The trial was paused globally on September 6 after an unexplained illness in a study participant. While trials had recommenced in the UK on September 14 following the go-ahead from regulators (as well as in Brazil, South Africa and Japan in the following weeks) it was not until Friday [October 23] that the FDA gave the British-Swedish giant authorisation to recommence in the US.
“The FDA reviewed all safety data from trials globally and concluded it was safe to resume the trial,” said AstraZeneca on a statement on Friday.
Results anticipated later this year
With all its trials now moving forward globally, AstraZeneca says results are anticipated later this year, depending on the rate of infection within the communities where the clinical trials are being conducted.
“Data readouts will be submitted to regulators and published in peer-reviewed scientific journals. Rolling reviews of the vaccine program have already begun in countries where this regulatory pathway has been established, providing regulators access to data as soon as they become available.”
The European Medicines Authority (EMA) started a rolling review of AstraZeneca’s vaccine at the beginning of this month: marking the first COVID-19 vaccine to enter this process. This means that the committee has started evaluating the first batches of data from earlier trials.
“While trials are ongoing, AstraZeneca and Oxford University will continue to provide information to regulators, study investigators and participants according to clinical trial and regulatory standards,” adds AstraZeneca.
AstraZeneca: 'We should be reassured by the care taken by independent regulators'
AstraZeneca’s COVID-19 vaccine candidate – AZD1222 – uses technology from the University of Oxford and its spin-out company Vaccitech.
It uses a replication-deficient chimpanzee viral vector based on a weakened version of a common cold virus (adenovirus) that causes infections in chimpanzees and contains the genetic material of the SARS-CoV-2 virus spike protein. After vaccination, the surface spike protein is produced, priming the immune system to attack the SARS-CoV-2 virus if it later infects the body.
The Phase 3 trial has recruited more than 20,000 participants globally since it was launched. With the trials now fully resumed, AstraZeneca will now work towards reaching a total of 50,000 participants. (The US trial – funded by the Biomedical Advanced Development Authority (BARDA) - is the largest arm, covering 30,000 participants).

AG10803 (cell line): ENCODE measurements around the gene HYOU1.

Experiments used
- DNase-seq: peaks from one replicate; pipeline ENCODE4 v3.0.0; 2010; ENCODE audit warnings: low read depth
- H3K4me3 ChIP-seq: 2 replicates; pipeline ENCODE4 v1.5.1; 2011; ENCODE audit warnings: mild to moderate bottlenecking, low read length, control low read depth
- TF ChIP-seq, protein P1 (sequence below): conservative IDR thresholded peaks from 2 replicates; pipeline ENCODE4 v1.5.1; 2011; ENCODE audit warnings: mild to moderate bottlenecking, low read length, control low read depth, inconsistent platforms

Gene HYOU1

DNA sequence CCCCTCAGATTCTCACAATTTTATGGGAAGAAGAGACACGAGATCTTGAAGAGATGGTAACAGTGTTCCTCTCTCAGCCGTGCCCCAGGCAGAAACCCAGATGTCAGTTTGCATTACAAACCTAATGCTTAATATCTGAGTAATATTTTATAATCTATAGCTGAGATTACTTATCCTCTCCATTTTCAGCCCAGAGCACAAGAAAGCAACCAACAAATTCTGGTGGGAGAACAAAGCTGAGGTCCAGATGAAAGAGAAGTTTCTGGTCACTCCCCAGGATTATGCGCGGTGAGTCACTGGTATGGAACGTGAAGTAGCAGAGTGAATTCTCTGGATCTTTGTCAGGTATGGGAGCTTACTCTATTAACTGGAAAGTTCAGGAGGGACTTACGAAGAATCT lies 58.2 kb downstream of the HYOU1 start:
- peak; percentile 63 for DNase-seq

AstraZeneca highlights that in large scale vaccine trials it is not unusual for some participants to become unwell, and every case has to be evaluated to ensure the careful assessment of safety. It has not released the nature or severity of the illness that was encountered and resulted in the global pause.
Pascal Soriot, Chief Executive Officer, said: “The restart of clinical trials across the world is great news as it allows us to continue our efforts to develop this vaccine to help defeat this terrible pandemic. We should be reassured by the care taken by independent regulators to protect the public and ensure the vaccine is safe before it is approved for use.”
Viral vector candidates in the COVID-19 race
The Oxford University viral vector technology ChAdOx had already been used to produce candidate vaccines against flu, Zika and MERs. As soon as the genetic sequence for SARS-CoV-2 was published, scientists started applying the technology to a COVID-19 vaccine.
Johnson & Johnson’s vaccine candidate JNJ-78436735 (also known as Ad.26.COV2.S) is also a viral vector vaccine: using a human adenovirus to express the SARS-CoV-2 spike protein in calls with the company’s existing AdVac technology platform (used to develop and manufacture Janssen’s European Commission approved Ebola vaccine and construct its Zika, RSV, and HIV vaccine candidates).
Johnson & Johnson has suffered a similar setback with an unexplained illness resulting in a pause to its Phase 3 trial earlier this month. However, in a statement on Friday [October 23] the company said it was preparing to resume recruitment in the US.
CanSino’s vaccine candidate (Ad5-nCoV) also uses a non-replicating viral vector; as does the candidate from the Russia’s Gamaleya Research Institute (Gam-COVID-Vac).